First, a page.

Despite the many indicators, consumer confidence remained high in 2019 with about 75% of Americans believing they’ll be financially better off in 2020 - however the recent coronavirus outbreak is creating new disruptions and volatility. Below are some important financial strategies to consider while the consumer outlook is in flux. Americans who stay ahead of the slowing economy are likely to see better results than those who deny the likelihood of an imminent downturn:
• Low-risk investments may be a good choice in a slowing economy. Certificates of Deposit and money market mutual funds have failed to wow consumers with interest rates over the last few years, but yields have recently risen. So pay close attention to your liquid holdings. They may provide a buttress during a slowing economy. 2
• Changes in tax withholding rules may lead to some uncomfortable surprises for retirees. A number of Americans experienced tax breaks last year, so estimated tax withholdings are likely to be on the low side this year. That means a lot of Americans will have a higher-than-expected tax bill next year if they don’t plan ahead for the new rules. 2
• While stocks and stock mutual funds may still provide some safety, during a downturn experts recommend that investors re-think their investment mix. A recession can cause losses in high-yield bonds and even some investment-grade bonds, so fixed annuities and fixed indexed annuities offer the advantages of guaranteeing the value of your principal and earning interest, while maintaining the diversification benefits. 2,4
• Build a cushion of cash to avoid living paycheck-to-paycheck. Consider setting up a special savings account or a 401(k) retirement plan and have payroll deductions taken automatically. 2
• Review your money habits and exercise best practices such as getting a handle on debt, reducing unnecessary spending, and maintaining an adequate amount of cash to handle emergencies. 2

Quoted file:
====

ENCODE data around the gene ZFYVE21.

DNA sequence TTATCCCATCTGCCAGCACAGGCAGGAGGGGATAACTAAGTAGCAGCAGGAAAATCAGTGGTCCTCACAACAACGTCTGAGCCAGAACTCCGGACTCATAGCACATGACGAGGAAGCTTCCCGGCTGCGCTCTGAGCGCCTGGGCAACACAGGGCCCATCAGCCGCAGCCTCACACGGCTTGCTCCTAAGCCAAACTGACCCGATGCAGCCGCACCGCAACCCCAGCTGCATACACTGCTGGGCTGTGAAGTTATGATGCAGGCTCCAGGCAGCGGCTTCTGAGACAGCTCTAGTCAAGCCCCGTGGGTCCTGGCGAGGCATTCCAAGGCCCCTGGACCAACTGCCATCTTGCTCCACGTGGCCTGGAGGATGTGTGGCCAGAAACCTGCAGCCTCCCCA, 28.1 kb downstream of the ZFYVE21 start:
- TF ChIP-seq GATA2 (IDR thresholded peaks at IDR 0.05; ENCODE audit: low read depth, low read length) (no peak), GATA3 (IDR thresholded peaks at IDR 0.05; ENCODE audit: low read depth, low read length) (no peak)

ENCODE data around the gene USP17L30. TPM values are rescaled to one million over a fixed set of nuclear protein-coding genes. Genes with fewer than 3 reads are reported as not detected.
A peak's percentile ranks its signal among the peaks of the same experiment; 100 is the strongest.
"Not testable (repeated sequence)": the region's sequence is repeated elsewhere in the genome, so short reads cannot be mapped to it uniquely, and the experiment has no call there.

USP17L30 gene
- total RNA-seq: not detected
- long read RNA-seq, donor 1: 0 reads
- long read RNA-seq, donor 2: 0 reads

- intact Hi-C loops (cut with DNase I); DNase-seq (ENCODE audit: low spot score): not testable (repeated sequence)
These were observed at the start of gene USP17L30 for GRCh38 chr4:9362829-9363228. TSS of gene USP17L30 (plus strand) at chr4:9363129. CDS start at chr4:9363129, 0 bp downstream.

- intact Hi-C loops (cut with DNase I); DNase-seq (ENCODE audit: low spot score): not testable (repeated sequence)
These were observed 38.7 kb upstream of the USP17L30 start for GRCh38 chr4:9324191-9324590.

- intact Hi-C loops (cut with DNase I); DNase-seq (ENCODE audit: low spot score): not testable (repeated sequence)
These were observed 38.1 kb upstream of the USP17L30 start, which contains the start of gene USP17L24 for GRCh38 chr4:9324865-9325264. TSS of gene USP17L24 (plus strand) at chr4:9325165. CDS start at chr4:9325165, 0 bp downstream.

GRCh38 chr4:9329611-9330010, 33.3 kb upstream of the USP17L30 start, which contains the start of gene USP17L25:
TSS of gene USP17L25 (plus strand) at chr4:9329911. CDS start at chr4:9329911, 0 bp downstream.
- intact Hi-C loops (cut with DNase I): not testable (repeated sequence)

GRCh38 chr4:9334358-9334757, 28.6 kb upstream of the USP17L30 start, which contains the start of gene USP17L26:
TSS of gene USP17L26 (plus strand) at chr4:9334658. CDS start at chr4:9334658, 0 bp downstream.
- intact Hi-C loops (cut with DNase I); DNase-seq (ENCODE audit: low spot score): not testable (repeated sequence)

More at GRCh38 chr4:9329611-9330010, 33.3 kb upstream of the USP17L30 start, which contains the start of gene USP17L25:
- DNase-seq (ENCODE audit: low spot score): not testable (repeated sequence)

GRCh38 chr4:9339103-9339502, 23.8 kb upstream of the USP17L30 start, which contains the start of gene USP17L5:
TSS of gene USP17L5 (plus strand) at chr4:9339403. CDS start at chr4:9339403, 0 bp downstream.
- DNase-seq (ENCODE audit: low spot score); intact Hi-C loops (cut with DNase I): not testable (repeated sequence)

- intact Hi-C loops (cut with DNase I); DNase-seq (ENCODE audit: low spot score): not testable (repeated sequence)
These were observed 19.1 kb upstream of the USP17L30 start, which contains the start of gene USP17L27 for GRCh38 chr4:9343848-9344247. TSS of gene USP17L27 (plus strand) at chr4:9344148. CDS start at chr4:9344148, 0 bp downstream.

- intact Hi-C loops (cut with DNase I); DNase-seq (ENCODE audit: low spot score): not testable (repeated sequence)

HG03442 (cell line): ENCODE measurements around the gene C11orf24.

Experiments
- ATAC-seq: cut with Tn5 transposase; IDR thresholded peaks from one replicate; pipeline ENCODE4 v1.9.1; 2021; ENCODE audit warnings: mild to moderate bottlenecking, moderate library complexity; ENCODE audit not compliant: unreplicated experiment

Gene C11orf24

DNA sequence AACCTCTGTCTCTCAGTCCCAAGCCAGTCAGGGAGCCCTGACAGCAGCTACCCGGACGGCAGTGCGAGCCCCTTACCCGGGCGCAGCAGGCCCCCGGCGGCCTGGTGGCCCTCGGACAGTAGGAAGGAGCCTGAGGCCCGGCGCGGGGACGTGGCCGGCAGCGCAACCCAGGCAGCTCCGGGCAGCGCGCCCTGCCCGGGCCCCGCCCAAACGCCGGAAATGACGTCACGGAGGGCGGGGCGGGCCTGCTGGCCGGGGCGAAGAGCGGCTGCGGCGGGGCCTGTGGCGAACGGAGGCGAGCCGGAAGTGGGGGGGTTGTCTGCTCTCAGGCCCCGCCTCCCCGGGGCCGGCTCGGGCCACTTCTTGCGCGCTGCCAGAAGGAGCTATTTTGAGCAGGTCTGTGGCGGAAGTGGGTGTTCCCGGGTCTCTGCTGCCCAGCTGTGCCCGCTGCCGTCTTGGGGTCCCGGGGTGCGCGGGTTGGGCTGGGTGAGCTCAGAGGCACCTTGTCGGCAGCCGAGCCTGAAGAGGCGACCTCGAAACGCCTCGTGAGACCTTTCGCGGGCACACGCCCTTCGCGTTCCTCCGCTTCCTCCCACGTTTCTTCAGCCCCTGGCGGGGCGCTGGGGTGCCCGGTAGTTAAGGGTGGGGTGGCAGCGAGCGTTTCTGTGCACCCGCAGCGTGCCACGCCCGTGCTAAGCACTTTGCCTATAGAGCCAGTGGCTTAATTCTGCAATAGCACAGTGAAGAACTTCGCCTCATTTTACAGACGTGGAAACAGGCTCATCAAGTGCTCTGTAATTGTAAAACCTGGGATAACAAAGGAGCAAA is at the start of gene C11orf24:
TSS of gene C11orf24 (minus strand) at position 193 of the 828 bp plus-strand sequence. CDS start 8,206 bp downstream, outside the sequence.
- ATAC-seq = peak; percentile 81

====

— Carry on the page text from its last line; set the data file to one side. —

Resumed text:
It may be best to buy stocks when the economy is slow because you can buy at a lower price, but only invest in the stock market what you can afford to lose and plan to hold them for five or ten years or more. Those nearing or in retirement may want to look for guratantees of principal and interest in vehicles like the Multi-Year Guaranteed Annuity (MYGA), which locks in a fixed rate for the term you select, usually five to 10 years. The principle is guaranteed and the interest you earn grows and compounds tax-deferred within the annuity, providing a stated predictable return. 5,6

With news of a downturn, play it safe.
• Increase your available cash in the year or two leading up to retirement. Instead of an emergency fund with a few months or a year of living expenses, consider keeping three years’ worth of available cash in retirement. Having cash means you don’t need to sell stocks in a falling market and allows you to live the lifestyle you’ve budgeted for. 3
• Minimize debt - for example, if you’re investing in real estate, buy in cash rather than carrying a mortgage that you may not be able to afford should the economy slow down.
• If market turmoil increases as you near retirement, consider working a little longer. Another year of living off your salary rather than your savings can benefit you for decades; you might be able to save a bit more, and your Social Security benefit will increase. In fact, according to the National Bureau of Economic Research, working three to six months longer can have the same effect on your retirement income as increasing your retirement contributions by one percentage point over 30 years of employment. 3
• Talk to your financial adviser about your investment portfolio and look to diversify. With a wise investment strategy in place, an economic downturn can actually benefit you financially, even as you near retirement. 5